[Section 5 ]
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46 John J. Percivalle Walmart Parking Lot Christmas
48 Pit Menousek Pinegar Cleaning the Basement with my Daughter
49 Charles Rafferty West Virginia
51 Jody Reed Holes
53 Russell Rowland My Daughter the Napkin
54 Danielle Sellers Counting Mississippi
55 Dana Sonnenschien Aunt Fern’s Birds
58 John Terenzi Ariadne Dreams VI
The Back Garden
59 Richard Tietjen Independence Day 1959
Wal-Mart Parking Lot, Christmas
The glint of the box cutter drew my eye,
then her voice: Doesn’t fucking deserve it.
At first I thought she was securing the tree
to the car top, but an angry slash at the twine
told otherwise. Fucking two-timer.
Before I could help, the tree was down with a thud
and propped against a carriage rack,
garlands of twine in manic loops.
You want it, take it. Won’t do me no good.
When she jumped in the car
I braced for back-up lights
and a tortured tire squeal,
but she emerged trailing a store receipt
that she impaled on the tree.
Then she cleared out
as quickly as her exhaust ghost.
In thick pencil strokes the receipt read,
Don’t come home!
exclamation point slashed clear through.
Boyfriend I was sure,
would be back shortly
finishing up the cigarette he shared
with the young cashier out back,
but I couldn’t wait.
Days later I returned
to pick up what I neglected that afternoon.
There stood the tree, a kind of roadside memorial
to holidays gone bad, I suppose.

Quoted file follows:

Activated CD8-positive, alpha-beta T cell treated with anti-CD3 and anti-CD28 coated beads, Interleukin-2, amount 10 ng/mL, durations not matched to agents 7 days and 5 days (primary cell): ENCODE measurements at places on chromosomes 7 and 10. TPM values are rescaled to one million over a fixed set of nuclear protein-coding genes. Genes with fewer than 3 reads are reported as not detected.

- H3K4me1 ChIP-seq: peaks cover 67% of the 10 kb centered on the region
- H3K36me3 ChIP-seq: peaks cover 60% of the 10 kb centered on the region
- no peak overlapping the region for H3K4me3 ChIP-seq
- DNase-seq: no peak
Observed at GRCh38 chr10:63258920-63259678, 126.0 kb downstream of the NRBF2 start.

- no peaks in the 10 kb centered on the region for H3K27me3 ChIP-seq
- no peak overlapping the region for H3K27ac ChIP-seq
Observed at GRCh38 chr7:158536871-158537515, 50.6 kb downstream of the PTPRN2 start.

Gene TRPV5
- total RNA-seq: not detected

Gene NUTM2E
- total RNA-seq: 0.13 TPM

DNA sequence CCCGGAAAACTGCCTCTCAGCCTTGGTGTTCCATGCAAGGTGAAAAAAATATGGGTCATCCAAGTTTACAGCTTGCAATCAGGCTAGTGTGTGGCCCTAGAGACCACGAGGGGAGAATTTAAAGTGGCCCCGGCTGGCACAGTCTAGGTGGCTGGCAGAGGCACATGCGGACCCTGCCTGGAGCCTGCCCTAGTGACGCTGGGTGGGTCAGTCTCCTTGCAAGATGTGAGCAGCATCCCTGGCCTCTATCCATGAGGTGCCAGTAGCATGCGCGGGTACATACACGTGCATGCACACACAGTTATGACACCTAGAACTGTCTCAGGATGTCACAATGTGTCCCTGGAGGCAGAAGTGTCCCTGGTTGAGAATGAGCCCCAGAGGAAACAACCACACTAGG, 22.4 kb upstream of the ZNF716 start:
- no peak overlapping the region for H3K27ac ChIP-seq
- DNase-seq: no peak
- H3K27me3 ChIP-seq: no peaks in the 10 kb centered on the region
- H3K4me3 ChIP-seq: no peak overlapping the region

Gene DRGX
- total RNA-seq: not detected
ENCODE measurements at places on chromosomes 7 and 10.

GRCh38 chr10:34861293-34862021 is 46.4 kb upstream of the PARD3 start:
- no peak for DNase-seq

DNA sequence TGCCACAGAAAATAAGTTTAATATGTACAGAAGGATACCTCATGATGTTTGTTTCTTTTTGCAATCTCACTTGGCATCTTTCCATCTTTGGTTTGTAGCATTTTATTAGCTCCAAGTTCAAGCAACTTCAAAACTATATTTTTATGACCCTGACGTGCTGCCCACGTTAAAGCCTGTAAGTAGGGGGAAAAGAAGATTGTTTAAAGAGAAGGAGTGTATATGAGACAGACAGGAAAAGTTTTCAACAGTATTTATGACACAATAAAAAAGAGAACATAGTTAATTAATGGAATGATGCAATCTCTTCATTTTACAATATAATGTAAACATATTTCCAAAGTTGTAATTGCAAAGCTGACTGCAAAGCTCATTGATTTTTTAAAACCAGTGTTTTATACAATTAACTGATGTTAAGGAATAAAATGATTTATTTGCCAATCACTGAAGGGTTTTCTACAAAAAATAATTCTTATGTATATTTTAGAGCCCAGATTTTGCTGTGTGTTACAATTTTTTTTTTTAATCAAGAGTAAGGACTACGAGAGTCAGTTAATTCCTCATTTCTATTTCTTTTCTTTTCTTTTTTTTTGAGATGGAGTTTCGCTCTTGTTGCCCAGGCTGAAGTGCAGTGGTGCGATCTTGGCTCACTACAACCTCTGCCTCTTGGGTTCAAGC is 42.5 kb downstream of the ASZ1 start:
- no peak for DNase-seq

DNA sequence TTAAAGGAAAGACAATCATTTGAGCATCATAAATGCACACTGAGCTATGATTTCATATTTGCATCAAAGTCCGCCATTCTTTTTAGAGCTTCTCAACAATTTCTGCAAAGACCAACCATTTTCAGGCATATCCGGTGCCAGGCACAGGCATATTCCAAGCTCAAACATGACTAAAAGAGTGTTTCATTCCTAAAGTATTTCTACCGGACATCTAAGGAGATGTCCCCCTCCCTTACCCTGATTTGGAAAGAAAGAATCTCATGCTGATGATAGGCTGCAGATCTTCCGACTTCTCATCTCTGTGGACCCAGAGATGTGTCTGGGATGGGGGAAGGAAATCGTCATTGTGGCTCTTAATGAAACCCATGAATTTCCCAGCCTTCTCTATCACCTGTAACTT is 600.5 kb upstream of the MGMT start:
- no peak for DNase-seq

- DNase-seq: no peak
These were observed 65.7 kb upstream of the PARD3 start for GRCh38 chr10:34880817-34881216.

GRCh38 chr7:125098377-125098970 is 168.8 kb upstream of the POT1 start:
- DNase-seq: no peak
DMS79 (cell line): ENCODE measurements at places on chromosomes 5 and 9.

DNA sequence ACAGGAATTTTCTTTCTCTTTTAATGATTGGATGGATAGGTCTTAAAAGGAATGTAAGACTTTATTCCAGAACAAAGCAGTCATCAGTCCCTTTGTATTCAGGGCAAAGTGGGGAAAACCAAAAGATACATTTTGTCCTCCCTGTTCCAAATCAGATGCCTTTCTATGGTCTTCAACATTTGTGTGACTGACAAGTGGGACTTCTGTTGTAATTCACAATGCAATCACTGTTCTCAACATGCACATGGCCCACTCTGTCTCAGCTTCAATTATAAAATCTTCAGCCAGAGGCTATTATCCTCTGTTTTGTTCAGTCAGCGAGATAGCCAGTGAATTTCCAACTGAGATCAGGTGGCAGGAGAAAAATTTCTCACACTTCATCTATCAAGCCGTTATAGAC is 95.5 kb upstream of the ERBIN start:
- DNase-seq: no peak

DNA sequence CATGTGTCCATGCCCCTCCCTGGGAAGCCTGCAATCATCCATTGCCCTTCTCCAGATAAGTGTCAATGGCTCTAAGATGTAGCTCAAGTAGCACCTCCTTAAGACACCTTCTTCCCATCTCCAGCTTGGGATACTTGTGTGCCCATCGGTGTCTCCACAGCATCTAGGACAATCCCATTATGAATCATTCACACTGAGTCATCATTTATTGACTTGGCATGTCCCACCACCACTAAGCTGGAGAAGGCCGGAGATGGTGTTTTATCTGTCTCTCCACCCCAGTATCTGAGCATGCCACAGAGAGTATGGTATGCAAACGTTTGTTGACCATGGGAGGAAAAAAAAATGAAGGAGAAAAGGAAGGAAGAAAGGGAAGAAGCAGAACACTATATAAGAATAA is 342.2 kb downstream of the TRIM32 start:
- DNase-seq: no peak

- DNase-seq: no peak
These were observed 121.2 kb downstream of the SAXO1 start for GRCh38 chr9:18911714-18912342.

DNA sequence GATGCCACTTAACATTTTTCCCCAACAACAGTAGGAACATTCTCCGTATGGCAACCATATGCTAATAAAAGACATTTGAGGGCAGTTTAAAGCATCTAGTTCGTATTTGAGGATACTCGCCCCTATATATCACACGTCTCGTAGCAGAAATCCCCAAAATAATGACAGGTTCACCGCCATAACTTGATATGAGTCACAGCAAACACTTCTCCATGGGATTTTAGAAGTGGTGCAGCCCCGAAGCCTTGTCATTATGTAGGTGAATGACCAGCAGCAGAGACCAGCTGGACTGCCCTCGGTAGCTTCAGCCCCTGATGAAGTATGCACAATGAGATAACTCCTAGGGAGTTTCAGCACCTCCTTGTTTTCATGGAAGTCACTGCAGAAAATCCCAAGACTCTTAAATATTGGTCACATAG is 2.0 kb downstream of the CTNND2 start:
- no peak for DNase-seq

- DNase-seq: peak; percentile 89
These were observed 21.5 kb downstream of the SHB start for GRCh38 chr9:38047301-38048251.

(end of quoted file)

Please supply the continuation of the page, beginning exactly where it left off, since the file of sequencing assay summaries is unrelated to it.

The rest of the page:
Many pilgrims had come
bearing store receipt ribbons,
six-pack ring icicles
and plastic shopping bags,
balled and looped over branches.
A greasy red scarf coiled from the top,
ended at the note, its frayed edge like fingers reaching.
As I walked into the store
I remembered a story I had heard after 9/11
of a woman who couldn’t bear to reclaim
her dead husband’s car from the train station.
For weeks it sat, covered in candles,
letters and photographs,
yellow ribbons and palm crosses.
They towed it away just before Christmas.
Cleaning the Basement with my Daughter
Hey, I shout through dust and the clatter of a lifetime,
I found a box of your father’sletters.
I know, she says, I’ve read them.They’re pretty boring.
I thought they’d belove letters.
We weren’t a couple yet, I say. I don’t think they’re boring.
I guess it’s all in what you expect, she says.
I was expecting romance. I want to tell her that came later,
lasted a long time, might have lasted forever,
though it didn’t. I want to tell her everything I know
about romance, about love: that after the first